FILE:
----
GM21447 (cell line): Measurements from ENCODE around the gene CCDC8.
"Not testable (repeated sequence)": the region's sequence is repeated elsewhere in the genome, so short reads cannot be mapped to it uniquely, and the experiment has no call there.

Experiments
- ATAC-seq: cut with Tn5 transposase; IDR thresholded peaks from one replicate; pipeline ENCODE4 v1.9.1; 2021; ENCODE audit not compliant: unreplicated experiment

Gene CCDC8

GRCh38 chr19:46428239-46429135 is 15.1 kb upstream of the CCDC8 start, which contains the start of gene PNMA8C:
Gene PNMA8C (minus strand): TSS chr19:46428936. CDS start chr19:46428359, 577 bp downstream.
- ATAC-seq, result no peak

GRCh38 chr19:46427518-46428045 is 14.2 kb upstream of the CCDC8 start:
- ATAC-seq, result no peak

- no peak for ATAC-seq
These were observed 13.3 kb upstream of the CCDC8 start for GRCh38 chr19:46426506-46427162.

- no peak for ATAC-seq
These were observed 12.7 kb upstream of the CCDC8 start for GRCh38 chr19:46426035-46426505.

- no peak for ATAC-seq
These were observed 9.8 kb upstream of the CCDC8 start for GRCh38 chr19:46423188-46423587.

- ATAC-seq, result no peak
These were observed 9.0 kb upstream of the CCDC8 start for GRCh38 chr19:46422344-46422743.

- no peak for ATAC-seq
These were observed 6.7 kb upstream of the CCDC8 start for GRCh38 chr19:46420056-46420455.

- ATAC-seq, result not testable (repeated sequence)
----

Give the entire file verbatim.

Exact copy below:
GM21447 (cell line): Measurements from ENCODE around the gene CCDC8.
"Not testable (repeated sequence)": the region's sequence is repeated elsewhere in the genome, so short reads cannot be mapped to it uniquely, and the experiment has no call there.

Experiments
- ATAC-seq: cut with Tn5 transposase; IDR thresholded peaks from one replicate; pipeline ENCODE4 v1.9.1; 2021; ENCODE audit not compliant: unreplicated experiment

Gene CCDC8

GRCh38 chr19:46428239-46429135 is 15.1 kb upstream of the CCDC8 start, which contains the start of gene PNMA8C:
Gene PNMA8C (minus strand): TSS chr19:46428936. CDS start chr19:46428359, 577 bp downstream.
- ATAC-seq, result no peak

GRCh38 chr19:46427518-46428045 is 14.2 kb upstream of the CCDC8 start:
- ATAC-seq, result no peak

- no peak for ATAC-seq
These were observed 13.3 kb upstream of the CCDC8 start for GRCh38 chr19:46426506-46427162.

- no peak for ATAC-seq
These were observed 12.7 kb upstream of the CCDC8 start for GRCh38 chr19:46426035-46426505.

- no peak for ATAC-seq
These were observed 9.8 kb upstream of the CCDC8 start for GRCh38 chr19:46423188-46423587.

- ATAC-seq, result no peak
These were observed 9.0 kb upstream of the CCDC8 start for GRCh38 chr19:46422344-46422743.

- no peak for ATAC-seq
These were observed 6.7 kb upstream of the CCDC8 start for GRCh38 chr19:46420056-46420455.

- ATAC-seq, result not testable (repeated sequence)